Euro-area exports increased in January, led by Germany and Italy, adding to signs that the currency bloc is beginning to emerge from a recession.
Exports rose a seasonally adjusted 2 percent from December, when they decreased 2 percent, the European Union’s statistics office in Luxembourg said today. Imports increased 3.1 percent and the trade surplus narrowed to 9 billion euros ($11.7 billion) from 10.3 billion euros in the previous month.
The euro-area economy has contracted for five straight quarters and is forecast to shrink 0.1 percent in the first three months of 2013 before returning to growth, the median of 24 economists’ estimates in a Bloomberg News survey shows. The European Central Bank forecasts the economy will contract 0.5 percent this year.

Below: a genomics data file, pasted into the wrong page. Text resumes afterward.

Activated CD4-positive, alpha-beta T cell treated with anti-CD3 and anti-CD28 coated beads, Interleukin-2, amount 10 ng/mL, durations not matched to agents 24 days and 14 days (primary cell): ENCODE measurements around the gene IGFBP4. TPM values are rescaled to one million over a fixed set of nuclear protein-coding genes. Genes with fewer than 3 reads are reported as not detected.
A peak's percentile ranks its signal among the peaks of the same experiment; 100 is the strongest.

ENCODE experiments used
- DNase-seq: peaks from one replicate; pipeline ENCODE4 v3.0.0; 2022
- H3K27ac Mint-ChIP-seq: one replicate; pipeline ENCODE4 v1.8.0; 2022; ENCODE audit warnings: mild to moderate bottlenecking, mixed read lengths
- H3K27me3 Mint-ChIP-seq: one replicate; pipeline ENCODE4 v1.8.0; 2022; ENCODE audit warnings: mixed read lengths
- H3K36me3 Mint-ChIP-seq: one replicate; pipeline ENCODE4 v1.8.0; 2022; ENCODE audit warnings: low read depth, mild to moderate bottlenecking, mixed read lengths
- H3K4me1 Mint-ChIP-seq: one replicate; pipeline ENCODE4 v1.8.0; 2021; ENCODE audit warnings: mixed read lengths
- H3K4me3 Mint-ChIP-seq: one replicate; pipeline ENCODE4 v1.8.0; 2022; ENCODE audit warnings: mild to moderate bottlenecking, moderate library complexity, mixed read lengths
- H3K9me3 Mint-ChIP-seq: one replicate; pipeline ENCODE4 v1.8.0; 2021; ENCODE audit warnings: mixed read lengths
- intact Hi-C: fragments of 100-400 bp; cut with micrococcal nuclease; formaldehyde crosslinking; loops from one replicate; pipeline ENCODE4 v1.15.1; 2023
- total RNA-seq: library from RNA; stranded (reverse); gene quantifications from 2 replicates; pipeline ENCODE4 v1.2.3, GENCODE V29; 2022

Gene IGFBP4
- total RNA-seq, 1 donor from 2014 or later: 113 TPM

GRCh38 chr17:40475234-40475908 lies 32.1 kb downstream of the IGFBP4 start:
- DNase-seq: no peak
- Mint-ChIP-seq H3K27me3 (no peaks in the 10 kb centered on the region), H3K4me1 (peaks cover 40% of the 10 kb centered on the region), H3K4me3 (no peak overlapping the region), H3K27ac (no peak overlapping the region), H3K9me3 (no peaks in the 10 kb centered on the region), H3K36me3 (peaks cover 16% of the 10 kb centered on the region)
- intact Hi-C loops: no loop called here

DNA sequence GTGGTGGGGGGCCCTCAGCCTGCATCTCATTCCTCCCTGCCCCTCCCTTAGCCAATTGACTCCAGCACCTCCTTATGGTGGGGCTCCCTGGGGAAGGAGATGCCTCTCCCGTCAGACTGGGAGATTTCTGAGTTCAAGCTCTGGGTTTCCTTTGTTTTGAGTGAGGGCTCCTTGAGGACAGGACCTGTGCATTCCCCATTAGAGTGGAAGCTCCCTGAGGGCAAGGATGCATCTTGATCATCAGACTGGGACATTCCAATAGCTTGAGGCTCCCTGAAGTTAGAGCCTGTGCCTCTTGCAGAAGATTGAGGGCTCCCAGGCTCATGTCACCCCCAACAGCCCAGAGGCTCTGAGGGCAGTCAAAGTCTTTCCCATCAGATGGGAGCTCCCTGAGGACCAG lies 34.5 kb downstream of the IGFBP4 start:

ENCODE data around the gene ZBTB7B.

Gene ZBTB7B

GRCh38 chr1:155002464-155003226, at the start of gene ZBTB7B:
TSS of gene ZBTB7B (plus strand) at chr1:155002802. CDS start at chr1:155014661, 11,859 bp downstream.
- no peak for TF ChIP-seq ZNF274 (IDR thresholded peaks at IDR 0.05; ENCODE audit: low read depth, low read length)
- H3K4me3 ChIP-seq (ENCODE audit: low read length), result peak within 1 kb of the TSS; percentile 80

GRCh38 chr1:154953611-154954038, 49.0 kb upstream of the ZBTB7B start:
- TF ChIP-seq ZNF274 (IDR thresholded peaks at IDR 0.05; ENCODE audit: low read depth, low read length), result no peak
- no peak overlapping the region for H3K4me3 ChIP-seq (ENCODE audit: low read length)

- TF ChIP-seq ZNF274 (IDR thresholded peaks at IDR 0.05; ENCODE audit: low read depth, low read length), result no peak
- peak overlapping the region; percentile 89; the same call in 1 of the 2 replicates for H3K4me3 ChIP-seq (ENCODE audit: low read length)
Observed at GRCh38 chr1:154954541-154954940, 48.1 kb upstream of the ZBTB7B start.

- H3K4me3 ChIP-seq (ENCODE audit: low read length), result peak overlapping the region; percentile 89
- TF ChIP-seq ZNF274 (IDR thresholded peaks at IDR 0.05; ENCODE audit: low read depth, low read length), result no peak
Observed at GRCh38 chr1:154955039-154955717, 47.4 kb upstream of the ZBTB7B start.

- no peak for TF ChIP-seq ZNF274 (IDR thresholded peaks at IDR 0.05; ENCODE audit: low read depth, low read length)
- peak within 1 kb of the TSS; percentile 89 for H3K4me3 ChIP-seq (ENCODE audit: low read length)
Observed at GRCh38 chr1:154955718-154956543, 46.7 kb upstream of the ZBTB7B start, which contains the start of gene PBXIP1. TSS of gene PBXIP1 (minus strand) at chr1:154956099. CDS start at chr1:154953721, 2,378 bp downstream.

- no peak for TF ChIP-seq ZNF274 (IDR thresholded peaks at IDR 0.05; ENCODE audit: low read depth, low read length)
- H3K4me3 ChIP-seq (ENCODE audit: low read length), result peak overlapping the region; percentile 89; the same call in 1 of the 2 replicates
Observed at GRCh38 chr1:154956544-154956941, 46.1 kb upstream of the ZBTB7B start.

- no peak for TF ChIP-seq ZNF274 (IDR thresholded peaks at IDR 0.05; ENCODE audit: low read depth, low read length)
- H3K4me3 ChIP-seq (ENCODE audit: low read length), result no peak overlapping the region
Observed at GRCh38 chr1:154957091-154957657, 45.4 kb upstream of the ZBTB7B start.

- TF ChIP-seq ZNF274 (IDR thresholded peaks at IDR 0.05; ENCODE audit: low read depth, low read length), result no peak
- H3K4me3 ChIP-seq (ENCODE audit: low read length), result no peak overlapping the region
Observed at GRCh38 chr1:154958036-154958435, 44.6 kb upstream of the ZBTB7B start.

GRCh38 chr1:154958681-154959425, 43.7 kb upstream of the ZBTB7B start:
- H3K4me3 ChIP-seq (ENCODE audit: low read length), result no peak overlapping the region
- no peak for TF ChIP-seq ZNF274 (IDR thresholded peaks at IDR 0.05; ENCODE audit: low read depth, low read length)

While Europe’s common currency has weakened 1.8 percent against the dollar this year, it’s up from a two-year low of $1.2043 on July 24. That was just days before ECB President Mario Draghi pledged to do whatever it takes to preserve the currency union. The European currency traded at $1.2962 at 10:35 a.m. in Brussels, down 0.9 percent on the day.
German exports increased 3.3 percent in January from a month earlier, today’s report showed. Shipments from France declined 0.8 percent, while Italian exports were up 3.8 percent.
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